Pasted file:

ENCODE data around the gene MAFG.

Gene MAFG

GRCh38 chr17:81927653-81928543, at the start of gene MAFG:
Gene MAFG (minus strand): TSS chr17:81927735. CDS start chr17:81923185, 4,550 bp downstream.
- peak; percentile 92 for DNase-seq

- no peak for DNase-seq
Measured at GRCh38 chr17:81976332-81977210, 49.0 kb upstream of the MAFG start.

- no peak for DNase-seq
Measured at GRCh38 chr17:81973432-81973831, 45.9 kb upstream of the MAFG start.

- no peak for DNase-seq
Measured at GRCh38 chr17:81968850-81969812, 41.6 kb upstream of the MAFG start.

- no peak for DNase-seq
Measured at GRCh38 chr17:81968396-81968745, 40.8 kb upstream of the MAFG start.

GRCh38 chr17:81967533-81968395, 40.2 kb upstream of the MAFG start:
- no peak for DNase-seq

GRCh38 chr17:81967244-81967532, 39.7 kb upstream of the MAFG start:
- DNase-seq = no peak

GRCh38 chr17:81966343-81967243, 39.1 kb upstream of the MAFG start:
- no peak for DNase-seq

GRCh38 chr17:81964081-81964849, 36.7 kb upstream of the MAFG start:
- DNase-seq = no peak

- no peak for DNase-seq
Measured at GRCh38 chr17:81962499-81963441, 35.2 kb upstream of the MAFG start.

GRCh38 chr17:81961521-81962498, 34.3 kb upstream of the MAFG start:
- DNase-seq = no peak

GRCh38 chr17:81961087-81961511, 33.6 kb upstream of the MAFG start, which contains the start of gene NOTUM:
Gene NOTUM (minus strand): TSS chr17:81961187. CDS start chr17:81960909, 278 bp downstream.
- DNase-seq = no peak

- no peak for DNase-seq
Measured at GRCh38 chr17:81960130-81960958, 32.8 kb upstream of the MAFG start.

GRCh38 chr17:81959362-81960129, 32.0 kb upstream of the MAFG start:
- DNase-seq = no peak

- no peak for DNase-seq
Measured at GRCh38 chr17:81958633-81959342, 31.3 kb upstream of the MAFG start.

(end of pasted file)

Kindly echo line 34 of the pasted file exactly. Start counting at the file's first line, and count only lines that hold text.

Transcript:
Measured at GRCh38 chr17:81958633-81959342, 31.3 kb upstream of the MAFG start.